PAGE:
10 Places to Find Big Game
African hunters called them the Big Five: the lion, leopard, rhinoceros, elephant, and Cape buffalo—the five trophy animals that were hardest to find, most dangerous to stalk, and toughest to kill. Today, safari tours offer a different kind of shooting—with cameras, not guns—but the rare and elusive Big Five are still a thrill to spot. Except for Cape buffaloes, these species are all threatened or endangered in the wild. If you’re heading for Asia instead, focus on the even more endangered Bengal tiger, Asiatic lion, Asiatic elephant, and Indian rhinoceros.
Botswana’s oldest national park specializes in elephants—some 120,000 are drawn by Chobe’s baobab trees, a vital water source in this semi-arid Kalahari Desert region. During the dry season the river is a vital watering spot for thousands of animals, including spectacular zebra migrations, large groups of giraffes, and plentiful wildebeest.
The African lion has it easy compared to his Asiatic cousin. Somewhere around 300 Asiatic lions are left, and all live in this verdant region of Gujarat, part of Gir National Park. Other species in the park include king vultures, hyenas, leopards, nilgai, chinkara gazelles, and chousinghas.
Near Victoria Falls and along the edge of the Kalahari Desert, Hwange offers a mix of teak forests and arid savanna, where man-made water holes have been placed to attract the grazing hordes: giraffes, sable antelope, buffaloes, and so many elephants that there’s been talk of culling the herd, especially after recent droughts. Hwange has rare brown hyenas and one of the last populations of African wild dogs.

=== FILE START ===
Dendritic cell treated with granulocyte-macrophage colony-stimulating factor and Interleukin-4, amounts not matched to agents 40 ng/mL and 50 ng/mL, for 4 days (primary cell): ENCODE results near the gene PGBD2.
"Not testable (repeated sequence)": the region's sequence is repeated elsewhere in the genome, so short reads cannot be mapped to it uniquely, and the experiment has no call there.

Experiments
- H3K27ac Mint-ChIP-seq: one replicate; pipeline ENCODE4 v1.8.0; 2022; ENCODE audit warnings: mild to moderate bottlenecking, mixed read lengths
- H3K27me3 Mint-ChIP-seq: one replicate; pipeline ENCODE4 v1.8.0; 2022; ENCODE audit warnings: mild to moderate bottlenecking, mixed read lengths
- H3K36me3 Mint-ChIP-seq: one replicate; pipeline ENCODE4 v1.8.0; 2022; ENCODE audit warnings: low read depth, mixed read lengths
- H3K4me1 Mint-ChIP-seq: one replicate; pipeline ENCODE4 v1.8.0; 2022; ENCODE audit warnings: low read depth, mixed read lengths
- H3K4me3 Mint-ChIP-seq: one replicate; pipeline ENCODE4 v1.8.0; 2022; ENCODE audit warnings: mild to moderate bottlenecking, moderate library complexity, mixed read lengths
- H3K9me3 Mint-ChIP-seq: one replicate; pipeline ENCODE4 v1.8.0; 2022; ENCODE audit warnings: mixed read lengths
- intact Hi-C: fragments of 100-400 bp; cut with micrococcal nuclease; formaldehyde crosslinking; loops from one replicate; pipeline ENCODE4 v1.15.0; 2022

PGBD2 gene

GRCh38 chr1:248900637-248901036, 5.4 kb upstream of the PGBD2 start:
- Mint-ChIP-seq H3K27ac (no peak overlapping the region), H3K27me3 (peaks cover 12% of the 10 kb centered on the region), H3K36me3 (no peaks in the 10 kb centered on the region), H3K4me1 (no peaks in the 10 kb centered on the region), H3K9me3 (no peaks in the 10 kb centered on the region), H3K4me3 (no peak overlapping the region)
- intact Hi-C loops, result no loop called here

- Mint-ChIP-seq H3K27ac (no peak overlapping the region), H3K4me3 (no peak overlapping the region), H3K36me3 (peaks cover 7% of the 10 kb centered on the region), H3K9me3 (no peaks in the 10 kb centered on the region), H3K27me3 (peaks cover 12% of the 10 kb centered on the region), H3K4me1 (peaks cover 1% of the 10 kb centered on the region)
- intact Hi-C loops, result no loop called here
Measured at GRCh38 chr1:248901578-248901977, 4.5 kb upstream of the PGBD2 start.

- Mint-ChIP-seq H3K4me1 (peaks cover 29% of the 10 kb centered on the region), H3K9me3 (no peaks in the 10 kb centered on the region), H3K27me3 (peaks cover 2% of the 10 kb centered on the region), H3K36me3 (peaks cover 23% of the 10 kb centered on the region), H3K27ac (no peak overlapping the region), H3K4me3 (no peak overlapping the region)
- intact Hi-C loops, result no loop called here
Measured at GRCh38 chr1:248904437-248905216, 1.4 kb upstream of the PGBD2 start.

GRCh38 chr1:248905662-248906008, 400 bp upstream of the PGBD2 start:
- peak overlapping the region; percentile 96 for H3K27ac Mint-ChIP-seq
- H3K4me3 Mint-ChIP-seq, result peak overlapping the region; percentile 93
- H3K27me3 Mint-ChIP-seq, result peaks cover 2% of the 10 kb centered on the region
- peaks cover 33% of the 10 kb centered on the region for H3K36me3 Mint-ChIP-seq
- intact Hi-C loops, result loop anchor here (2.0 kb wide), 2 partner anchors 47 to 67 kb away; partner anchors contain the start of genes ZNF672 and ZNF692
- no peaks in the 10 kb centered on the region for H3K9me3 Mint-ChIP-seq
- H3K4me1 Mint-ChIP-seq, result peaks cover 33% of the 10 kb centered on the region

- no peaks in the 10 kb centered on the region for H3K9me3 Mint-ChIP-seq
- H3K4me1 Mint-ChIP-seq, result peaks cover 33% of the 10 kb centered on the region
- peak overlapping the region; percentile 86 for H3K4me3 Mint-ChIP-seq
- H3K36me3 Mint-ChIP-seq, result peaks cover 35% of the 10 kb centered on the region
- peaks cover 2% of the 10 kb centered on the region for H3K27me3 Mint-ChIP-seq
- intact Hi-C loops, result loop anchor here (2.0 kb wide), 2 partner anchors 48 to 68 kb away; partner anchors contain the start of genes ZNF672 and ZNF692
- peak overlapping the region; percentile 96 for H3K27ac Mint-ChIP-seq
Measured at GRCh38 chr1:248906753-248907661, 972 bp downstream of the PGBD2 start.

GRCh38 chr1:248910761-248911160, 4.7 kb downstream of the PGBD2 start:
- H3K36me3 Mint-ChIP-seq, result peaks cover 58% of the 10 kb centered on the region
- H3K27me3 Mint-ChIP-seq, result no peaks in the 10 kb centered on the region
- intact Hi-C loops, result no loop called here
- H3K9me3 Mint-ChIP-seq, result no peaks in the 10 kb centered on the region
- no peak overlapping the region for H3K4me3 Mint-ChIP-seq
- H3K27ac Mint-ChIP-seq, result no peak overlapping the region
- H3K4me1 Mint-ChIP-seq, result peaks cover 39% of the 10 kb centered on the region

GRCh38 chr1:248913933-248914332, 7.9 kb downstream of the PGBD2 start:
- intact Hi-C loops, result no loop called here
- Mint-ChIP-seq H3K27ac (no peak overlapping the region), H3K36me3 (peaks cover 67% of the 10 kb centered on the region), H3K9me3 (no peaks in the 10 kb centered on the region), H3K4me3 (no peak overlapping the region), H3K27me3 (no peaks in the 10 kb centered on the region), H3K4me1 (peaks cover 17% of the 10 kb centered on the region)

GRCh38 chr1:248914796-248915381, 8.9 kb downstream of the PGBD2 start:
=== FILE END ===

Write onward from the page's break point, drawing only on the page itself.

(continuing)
Huge Kruger National Park has more mammal species than any other African game park, 147 in all. The large Sabi Sands Game Reserve, which includes the well-known bush camp Mala Mala, is one of the best places to view leopards in the wild.
Elephants are the chief draw in this relatively undeveloped park across from Zimbabwe’s Mana Pools. Canoeing along the Zambezi through a flood plain rich in acacia, winterthorn, and baobab trees, you’ll see large herds of elephants, as well as buffaloes, waterbucks, kudus, zebras, lions, and leopards. Swarms of hippos populate the river pools, and more than 300 bird species roost along its banks.
The Masai Mara is the northern end of the Greater Serengeti migration corridor, a land of lush grasses where Kenya’s richest concentration of wildlife gathers. More than a million wildebeest pass through here, along with zebras and gazelles, and predators like lions, cheetahs, and hyenas lurk in the acacia trees.
This ancient collapsed volcanic caldera in Tanzania is like a great fertile 19km-deep (12-mile) bowl, a self-contained 264-sq.-km (102-sq.-mile) wilderness that’s home to some 30,000 animals. Lions, black rhinos, and elephants can be easily spotted in the relatively short grass.
Camel-back expeditions into this private conservation area in the remote and rocky red hills of Damaraland focus on the last remaining free-ranging black rhinos, as well as desert-adapted Namibian elephants. Along the way you’ll also view Hartman’s mountain zebra, giraffe, oryx, springbok, kudu, and possibly lions, hyenas, and leopards.
This is one of Kenya’s lesser known big-game parks, but it definitely deserves a visit. Its location along the Ewaso Nyiro River attracts such stars as lions, leopards, and cheetahs and it’s home to more than 900 elephants. Adding to this embarrassment of riches are rare species like the reticulated giraffe, gerenuk, ostrich, and beisa oryx. You can stay on-site and the park offers game drives, as well as bird-watching and nature walks.
If you don’t sight a Bengal tiger at Corbett, Panna, or Sundarbans National Parks, you will at Ranthambore National Park or Bandhavgarh National Park, where the tiger population is even denser. Elephants and one-horned rhinos are the main attraction at Kaziranga National Park.